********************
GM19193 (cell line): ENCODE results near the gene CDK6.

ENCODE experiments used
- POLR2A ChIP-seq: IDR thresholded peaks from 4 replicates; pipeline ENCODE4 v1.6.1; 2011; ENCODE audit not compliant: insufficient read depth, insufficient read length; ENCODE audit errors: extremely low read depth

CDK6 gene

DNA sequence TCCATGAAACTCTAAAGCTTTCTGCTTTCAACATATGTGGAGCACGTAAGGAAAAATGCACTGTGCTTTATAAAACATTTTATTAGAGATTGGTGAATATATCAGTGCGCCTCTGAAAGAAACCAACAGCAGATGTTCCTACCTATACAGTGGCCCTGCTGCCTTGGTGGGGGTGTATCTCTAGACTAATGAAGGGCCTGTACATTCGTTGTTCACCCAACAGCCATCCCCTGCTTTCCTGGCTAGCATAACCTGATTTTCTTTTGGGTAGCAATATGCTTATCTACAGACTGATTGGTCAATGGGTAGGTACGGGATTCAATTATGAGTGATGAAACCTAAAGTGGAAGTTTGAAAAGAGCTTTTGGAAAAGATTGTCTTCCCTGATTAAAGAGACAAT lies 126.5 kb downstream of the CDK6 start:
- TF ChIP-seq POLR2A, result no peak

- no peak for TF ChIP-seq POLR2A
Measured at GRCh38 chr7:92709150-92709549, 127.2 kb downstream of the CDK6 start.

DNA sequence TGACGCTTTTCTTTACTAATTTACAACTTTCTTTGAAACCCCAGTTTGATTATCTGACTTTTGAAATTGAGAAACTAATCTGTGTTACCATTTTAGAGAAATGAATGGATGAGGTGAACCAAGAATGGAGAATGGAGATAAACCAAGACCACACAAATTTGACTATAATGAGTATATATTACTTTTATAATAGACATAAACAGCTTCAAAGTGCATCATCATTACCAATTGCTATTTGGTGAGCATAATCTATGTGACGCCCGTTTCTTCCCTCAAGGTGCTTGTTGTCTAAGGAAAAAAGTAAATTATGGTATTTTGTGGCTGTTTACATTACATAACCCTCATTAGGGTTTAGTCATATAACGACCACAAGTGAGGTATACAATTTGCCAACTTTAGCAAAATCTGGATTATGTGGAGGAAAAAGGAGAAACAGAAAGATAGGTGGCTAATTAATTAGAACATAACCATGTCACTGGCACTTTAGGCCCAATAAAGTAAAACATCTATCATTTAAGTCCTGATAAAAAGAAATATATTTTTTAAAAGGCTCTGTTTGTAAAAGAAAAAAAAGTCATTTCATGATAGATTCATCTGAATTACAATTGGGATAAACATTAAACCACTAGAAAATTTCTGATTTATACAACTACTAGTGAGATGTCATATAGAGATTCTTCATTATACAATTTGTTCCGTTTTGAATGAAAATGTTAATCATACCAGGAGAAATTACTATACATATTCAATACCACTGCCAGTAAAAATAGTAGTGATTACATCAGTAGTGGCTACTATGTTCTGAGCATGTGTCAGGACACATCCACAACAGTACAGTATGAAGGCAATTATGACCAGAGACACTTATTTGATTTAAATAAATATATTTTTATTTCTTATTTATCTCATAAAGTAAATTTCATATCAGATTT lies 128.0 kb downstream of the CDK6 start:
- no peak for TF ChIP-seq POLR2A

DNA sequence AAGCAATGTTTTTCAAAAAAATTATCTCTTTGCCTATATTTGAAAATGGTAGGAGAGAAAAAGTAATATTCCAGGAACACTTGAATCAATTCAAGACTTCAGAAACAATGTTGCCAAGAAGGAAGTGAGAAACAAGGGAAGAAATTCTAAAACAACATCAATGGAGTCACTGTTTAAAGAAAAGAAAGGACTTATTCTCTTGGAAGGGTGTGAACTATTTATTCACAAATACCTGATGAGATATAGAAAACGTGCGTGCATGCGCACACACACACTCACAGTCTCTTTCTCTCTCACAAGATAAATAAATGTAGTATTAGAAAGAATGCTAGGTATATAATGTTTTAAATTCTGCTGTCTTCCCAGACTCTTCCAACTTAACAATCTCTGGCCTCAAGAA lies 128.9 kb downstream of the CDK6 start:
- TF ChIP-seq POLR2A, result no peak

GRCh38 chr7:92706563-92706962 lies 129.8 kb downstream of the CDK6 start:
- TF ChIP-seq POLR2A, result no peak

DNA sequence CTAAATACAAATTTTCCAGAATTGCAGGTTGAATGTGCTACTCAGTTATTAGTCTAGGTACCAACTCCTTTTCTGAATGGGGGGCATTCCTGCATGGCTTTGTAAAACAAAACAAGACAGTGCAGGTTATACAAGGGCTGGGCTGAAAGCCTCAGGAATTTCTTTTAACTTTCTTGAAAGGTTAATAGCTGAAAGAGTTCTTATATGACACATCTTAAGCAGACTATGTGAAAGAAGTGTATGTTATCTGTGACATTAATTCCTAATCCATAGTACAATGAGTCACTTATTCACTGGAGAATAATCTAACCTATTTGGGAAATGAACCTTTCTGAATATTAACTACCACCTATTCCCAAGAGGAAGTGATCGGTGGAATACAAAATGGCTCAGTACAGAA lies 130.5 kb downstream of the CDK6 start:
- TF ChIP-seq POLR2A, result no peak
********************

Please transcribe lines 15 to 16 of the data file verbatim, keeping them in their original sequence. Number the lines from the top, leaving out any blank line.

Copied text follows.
DNA sequence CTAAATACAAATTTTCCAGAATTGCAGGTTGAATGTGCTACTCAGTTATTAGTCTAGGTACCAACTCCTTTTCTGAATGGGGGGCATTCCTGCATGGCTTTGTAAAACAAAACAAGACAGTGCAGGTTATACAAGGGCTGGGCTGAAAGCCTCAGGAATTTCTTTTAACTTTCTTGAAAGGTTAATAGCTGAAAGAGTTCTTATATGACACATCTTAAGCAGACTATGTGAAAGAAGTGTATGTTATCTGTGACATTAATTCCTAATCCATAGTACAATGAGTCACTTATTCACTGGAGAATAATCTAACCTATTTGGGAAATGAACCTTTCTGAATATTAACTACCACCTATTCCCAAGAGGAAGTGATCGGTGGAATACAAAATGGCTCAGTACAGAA lies 130.5 kb downstream of the CDK6 start:
- TF ChIP-seq POLR2A, result no peak